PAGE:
G: How do you manage the balance between sports reporting and having a social life? Do you find there is a certain element of crossover?

M: Certainly, there's a lot of crossover there, to tell you the truth. Especially covering a lot of cricket; the Australian cricket team has just won the World Cup, as you would well know, playing over in South Africa, and their games were finishing anywhere between one o'clock in the morning and six o'clock in the morning, and most of them were on weekends. So as far as social life goes, it put a bit of a dampener on it. A lot of the times I'd be down at the pub, watching the cricket on the telly, making mental notes of what's going on and then making sure I'm home in time to do the interview post match. You've got find the balance, but yeah, being a sports reporter, that comes first and it's all part of the job.

G: Yes, it gets like that, doesn't it? What role do you see traditional media playing in covering sport, and what are they doing both right and wrong? And also just the media in general as well, whether it be radio stations or TV.

M: They've got to cover it as they see it, but you see a lot of tabloid press blowing things out of proportion. But at the end of the day, I strongly believe that journalists are driven by what people want to read, so you can't hold them totally responsible. They've got to report on how they see it, whether that be the good times or the bad. And it's probably the sport's responsibility to make sure there are more good times than bad.

G: It certainly does. Who's the most controversial figure in Australian sport, and why?

M: In recent times, you could say Shane Warne, but then again, the Australian team proved that they could do it without him. There's been a lot of talk said about Shane over the years, because he is a wonderful sportsman, and also there's been a lot said about his off-field antics as well. I guess he's right up there. There's a lot of controversial sportspeople or people in sport, but he's one that springs to mind, mainly because he's probably been the most recent example.

G: He certainly has. How do you draw the line between what is actually a sport, and what is a pastime? Take for example darts, golf, chess, that kind of thing.

M: I think they're all sports; any sport can be a pastime as well. Primarily people play sport because they enjoy it first, and it's a sport second. I think those you've named, they're all sports, and why can't a sport be a pastime?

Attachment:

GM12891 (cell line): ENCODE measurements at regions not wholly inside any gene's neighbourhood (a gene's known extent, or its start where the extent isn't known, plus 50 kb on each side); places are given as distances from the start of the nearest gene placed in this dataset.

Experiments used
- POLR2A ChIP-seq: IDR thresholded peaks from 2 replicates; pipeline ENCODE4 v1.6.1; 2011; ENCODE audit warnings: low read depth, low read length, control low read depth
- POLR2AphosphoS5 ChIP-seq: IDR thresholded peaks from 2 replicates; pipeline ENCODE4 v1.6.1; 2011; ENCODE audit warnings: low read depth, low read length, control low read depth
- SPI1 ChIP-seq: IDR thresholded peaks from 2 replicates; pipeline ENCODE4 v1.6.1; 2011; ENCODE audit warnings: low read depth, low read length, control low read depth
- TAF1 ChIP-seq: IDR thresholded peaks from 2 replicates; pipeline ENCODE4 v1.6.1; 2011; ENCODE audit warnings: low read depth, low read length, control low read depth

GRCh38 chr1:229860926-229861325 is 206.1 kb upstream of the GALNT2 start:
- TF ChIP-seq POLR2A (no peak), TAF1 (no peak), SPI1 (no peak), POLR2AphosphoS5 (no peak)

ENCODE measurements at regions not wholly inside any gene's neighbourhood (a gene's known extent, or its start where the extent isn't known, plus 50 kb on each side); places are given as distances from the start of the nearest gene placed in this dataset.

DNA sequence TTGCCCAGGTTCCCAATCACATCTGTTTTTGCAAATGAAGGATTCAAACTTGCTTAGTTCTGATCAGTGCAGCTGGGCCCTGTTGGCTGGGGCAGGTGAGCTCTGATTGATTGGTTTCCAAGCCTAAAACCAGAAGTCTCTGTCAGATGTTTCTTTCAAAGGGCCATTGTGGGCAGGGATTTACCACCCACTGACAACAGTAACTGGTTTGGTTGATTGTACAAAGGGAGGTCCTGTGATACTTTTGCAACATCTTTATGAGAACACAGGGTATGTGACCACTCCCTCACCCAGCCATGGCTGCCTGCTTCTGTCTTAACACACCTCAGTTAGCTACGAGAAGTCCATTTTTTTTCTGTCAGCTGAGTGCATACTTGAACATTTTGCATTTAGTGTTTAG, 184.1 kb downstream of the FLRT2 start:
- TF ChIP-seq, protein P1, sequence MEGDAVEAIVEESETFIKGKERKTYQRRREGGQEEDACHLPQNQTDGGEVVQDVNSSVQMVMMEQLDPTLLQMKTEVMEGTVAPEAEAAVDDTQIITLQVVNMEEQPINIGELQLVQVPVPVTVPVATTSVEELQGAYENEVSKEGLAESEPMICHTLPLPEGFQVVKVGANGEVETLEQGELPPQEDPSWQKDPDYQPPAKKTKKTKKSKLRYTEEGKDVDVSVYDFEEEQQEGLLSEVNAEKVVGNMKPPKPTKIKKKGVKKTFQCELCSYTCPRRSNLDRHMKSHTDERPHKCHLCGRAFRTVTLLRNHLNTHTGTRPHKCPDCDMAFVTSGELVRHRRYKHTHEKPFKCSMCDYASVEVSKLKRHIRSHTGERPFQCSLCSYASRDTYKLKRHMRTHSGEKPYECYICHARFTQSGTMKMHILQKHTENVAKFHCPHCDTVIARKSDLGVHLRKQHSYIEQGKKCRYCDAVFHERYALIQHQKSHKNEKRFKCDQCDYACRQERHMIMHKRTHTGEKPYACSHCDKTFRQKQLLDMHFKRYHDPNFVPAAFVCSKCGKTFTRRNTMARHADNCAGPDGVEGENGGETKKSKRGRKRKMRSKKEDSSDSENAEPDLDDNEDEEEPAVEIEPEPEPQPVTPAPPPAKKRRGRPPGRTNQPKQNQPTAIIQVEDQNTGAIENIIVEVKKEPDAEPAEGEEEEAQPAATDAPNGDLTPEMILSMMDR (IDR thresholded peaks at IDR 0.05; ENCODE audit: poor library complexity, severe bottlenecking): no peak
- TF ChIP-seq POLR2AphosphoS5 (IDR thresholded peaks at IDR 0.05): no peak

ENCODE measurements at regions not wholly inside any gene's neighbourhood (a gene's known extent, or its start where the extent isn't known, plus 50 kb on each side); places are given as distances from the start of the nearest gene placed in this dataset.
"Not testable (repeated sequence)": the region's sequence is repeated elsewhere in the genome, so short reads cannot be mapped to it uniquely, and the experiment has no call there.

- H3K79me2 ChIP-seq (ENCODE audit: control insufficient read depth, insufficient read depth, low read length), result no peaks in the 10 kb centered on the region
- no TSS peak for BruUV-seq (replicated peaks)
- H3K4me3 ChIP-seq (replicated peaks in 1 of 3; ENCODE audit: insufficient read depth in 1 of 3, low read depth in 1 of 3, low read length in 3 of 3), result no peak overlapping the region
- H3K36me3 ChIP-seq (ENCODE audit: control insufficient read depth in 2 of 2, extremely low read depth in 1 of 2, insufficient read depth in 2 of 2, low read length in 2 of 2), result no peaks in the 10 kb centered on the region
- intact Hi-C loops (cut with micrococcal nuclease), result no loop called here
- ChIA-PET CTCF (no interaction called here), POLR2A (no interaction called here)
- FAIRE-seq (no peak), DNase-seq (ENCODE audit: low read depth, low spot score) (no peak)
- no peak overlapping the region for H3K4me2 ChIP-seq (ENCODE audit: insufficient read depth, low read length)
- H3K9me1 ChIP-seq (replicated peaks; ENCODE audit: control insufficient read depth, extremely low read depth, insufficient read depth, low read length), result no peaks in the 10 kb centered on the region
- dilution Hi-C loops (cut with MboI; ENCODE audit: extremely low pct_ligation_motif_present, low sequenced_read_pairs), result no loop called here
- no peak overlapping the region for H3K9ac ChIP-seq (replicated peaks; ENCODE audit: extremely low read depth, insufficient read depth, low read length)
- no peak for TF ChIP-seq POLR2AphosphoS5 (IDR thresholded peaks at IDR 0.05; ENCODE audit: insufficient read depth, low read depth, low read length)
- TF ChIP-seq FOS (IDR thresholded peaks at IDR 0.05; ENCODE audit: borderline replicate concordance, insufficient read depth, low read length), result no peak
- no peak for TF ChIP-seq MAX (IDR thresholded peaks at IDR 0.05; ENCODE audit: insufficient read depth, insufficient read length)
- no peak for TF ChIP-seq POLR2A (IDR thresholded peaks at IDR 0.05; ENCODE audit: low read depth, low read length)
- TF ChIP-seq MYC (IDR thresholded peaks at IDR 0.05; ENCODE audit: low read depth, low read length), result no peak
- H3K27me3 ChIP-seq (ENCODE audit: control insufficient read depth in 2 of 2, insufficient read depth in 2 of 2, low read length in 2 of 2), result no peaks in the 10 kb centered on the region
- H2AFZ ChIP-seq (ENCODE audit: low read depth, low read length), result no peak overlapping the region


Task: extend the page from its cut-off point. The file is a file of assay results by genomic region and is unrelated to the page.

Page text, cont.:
G: Yes, I can certainly see along your way of thinking. Do you think women should actually be barred from any sport?

M: I guess you're referring to boxing and that sort of thing. Well, I don't know. If it's proven medically that there is a serious problem with women getting involved in those sports, I guess so, but at the same time, if a women is prepared to get involved in that sport, I don't see why we should stop them. For example, boxing, I'm sure that there is plenty of danger for a bloke who gets in the ring as well.

G: Yes, I mean, they know what they're getting into when they go down that direction. It's sort of like a journalist or a soldier going through Iraq at the moment, everyone knows that they could suffer serious consequences.

What sports do you enjoy playing, or covering, the most, and what actually bores you to tears?

M: Well, I think I mentioned earlier, rugby league has always been a passion of mine; I enjoy playing it and covering it. Being an Aussie bloke I've always loved cricket; I played it as a young bloke and I love covering it now. I'm a sport lover of all shapes and forms. As far as sports that bore me go, I guess I'm a pretty boring bloke, I can pretty much watch any sort of sport. Ah, chess, that's fairly boring, not much of a spectator sport, so we'll throw that one in as the one that bores me to tears.

G: Yeah, we're thinking along similar lines there, even though I am quite a chess master in my own right. So, what's your view on gambling in sport, and have you got any hot tips mate?

M: I have no problem with gambling and sport, because I think it adds another dimension to it, from a spectator point of view, and another angle of excitement. And then obviously the issues are when people money gets involved, people are tempted to do the wrong thing, whether it be match fixing - we've seen plenty of that sort of thing with cricket in recent times. You've got to control that side of things, but don't stop gambling and sport. I'm a mad punter myself, but I wouldn't be stopping it , you've got to have some kind of control on it.

G: Part of the Aussie lifestyle, having a bit of a punt, isn't it? What's been your greatest sporting moment in football?

M: Rugby league? Probably the greatest thing I've witnessed would be Newcastle winning the 1997 ARL Grand Final, coming from behind, the try from Darren Elbert - I was there that day. I think it was the crowd record at the Sydney Football Stadium. Probably also, a little bit more special to me, was earlier in that day I also had one of my proudest sporting achievements. We won the under 20's grand final on the same day, playing for (undiscernible). That's a pretty special day for me.

G: Absolutely huge. So, just in conclusion, what are the future goals for the Media Game, and perhaps even some personal goals that you are yet to attain?

M: Well, with the Media Game, we would like to, perhaps, move overseas. We're not only a sporting news provider; we also do have general news clients as well, so probably expand ourselves more into the general news market. As far as personal goals go, I just want to be successful in whatever I put my hands to (undiscernible). I don't plan too far ahead; I don't have too many long term goals. But at this stage, my goal is to develop the Media Game as far as I can, so that basically where I'm at.

G: Alright, terrific. Well, thanks for joining us today, we really appreciate it and we very much look forward to further work in place for the Media Game in the future.

M: Yeah, no worries Greg. Thanks very much for your time, and all the best to you too.

Listen to the interview

Transcribed by Michelle Lovi (founder of The Surface)